When our clients, over time, choose to think and feel and believe in healthier, more functional ways that improve the quality of their lives, that’s the “Holy Grail” of therapy. I’ve had numerous clients tell me I’ve saved their lives. A good therapist will hold up a mirror for their client. Instead of saying “I feel so proud of you,” we say, “I hope you feel so proud of yourself.”
I am not powerful enough to save anyone. I’m not in control.
So, why do I feel responsible for my client’s suicide? When his wife called to deliver the horrific news, she thanked me and let me know how much they valued me. She told me they’d never had anyone work so hard and instill so much hope. And yet, it clearly wasn’t enough. She feels the same way about her role as his wife. His children feel the sting of regret and blame, too. No doubt his friends and colleagues will feel it, too. And his psychiatrist and other medical practitioners. It’s part of the ripple effect of suicide.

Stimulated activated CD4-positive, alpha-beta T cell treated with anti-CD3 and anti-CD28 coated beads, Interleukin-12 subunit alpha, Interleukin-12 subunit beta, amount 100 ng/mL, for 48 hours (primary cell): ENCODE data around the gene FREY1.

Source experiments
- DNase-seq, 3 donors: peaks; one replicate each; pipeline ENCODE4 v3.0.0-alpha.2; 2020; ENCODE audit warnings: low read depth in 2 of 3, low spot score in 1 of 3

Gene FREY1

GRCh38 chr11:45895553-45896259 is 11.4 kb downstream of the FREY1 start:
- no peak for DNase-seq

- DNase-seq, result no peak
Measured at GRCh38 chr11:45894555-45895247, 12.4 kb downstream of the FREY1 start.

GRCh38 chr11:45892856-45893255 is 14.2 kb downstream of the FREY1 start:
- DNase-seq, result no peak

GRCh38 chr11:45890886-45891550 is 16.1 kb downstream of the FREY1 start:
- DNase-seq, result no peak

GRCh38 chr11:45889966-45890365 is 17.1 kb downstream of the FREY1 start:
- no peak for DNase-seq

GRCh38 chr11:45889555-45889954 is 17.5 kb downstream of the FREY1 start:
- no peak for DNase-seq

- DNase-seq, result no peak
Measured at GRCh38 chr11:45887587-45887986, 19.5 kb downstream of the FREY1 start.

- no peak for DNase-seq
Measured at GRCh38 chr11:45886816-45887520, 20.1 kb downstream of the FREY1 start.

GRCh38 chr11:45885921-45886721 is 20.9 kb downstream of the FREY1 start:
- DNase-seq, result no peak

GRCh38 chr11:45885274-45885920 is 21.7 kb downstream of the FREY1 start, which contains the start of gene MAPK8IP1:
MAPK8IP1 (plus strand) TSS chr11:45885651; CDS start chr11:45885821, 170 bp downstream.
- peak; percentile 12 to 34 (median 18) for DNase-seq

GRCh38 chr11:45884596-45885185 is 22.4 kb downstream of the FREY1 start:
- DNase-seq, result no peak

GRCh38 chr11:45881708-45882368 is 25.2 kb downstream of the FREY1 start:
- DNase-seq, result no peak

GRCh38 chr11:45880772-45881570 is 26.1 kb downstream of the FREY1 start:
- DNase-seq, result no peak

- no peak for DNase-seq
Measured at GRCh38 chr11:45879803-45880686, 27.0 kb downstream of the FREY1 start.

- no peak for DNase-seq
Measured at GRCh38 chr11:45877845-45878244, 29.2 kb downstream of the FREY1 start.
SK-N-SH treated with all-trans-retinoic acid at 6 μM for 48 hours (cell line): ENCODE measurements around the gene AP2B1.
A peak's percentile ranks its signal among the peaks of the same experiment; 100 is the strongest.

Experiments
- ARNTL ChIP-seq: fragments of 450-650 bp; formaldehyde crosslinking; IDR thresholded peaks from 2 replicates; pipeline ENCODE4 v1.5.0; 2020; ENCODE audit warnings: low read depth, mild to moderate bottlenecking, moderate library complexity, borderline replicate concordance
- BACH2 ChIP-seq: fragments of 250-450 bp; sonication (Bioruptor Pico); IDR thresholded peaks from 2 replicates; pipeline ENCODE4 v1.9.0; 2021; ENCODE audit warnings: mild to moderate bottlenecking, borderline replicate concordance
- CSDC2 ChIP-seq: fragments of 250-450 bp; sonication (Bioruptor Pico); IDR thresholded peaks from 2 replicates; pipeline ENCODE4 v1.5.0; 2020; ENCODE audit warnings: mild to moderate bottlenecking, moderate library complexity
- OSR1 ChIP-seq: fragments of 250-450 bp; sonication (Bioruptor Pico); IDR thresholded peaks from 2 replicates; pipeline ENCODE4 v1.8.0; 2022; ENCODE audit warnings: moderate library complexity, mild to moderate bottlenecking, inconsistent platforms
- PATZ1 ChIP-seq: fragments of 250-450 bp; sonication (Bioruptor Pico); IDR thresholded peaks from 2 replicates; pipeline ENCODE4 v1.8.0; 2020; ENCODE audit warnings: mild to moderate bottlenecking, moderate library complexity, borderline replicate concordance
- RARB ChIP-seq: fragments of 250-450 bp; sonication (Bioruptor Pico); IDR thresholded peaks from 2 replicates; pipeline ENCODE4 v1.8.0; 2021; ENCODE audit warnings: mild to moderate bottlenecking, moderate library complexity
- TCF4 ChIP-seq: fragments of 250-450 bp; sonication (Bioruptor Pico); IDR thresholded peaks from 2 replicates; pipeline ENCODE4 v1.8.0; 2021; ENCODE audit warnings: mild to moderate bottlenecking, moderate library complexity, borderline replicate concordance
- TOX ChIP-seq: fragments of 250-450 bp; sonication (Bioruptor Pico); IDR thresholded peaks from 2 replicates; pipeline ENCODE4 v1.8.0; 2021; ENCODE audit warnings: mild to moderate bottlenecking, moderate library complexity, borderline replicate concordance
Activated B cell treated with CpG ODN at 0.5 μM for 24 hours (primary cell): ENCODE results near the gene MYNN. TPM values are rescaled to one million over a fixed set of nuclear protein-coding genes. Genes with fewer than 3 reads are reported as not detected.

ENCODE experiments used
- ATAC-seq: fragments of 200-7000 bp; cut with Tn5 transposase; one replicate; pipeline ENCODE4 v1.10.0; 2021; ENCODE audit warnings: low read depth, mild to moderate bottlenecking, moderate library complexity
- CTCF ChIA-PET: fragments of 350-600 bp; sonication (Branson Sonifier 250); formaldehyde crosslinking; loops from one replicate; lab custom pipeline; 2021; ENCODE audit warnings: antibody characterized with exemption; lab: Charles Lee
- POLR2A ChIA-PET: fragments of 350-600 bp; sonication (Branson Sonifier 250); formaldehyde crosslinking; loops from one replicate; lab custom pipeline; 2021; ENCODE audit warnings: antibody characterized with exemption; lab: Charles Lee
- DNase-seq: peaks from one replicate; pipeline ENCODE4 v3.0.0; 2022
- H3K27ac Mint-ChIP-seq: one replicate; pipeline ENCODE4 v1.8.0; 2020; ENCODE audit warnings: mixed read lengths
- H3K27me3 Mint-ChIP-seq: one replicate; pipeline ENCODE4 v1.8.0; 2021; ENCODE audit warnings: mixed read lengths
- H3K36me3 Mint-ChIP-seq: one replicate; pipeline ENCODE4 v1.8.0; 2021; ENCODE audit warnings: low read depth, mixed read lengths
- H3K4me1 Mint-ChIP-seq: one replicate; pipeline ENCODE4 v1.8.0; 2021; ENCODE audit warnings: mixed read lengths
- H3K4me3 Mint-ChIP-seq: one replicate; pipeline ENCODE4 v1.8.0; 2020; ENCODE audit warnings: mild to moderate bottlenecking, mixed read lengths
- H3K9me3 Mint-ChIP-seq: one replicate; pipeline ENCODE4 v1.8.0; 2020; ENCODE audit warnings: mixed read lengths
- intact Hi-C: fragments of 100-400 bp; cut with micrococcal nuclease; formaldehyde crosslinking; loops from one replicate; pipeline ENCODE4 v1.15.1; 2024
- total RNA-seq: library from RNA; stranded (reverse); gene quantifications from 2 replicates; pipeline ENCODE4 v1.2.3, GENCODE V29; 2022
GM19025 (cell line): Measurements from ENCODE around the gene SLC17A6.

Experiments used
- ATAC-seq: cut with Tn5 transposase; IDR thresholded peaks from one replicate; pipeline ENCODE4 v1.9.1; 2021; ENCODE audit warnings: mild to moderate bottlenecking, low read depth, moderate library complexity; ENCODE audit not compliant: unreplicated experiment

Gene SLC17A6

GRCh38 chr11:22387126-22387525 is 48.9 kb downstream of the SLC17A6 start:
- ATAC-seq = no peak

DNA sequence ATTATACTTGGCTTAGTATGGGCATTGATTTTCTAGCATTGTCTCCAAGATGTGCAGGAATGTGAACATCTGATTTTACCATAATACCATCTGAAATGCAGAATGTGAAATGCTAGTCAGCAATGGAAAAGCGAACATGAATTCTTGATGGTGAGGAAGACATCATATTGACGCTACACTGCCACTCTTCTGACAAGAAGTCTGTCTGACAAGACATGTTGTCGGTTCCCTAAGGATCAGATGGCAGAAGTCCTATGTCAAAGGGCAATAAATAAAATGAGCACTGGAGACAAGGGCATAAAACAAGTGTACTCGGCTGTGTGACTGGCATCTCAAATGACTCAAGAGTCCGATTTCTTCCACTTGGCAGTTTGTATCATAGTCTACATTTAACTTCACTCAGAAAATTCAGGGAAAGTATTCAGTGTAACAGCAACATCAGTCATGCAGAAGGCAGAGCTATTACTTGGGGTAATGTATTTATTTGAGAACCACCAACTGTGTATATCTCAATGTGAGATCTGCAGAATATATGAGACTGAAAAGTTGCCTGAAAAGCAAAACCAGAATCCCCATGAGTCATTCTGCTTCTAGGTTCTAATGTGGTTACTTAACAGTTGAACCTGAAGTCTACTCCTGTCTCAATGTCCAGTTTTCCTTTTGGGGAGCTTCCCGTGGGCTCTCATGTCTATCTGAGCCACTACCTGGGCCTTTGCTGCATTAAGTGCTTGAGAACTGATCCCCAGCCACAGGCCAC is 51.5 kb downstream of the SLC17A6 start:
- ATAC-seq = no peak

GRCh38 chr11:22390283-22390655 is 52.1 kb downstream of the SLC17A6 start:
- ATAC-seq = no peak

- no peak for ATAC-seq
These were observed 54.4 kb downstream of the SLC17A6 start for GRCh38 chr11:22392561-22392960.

When I spoke with my client for the last time he was doing better. It was a good day, his chronic pain was at a manageable level, and we talked about his many hobbies, and the possibility of his picking one or two of them up again. After all, there’s a lot more to him than just his pain. He’d slowly been returning to his life. Going outside for walks, talking to old friends, becoming curious about things. He sent me YouTube videos of his phenomenal singing group and his incredible harmonica playing.
After our session, he’d apparently had a week filled with intolerable pain that even his family didn’t detect. He decided it was enough, I suppose. He felt like a burden. Of course, nothing could have been further from the truth. He was a lovely man — a scientist and musician with great wit and charm and talent as an artist. He was beloved by his wife, his children and his grandchild.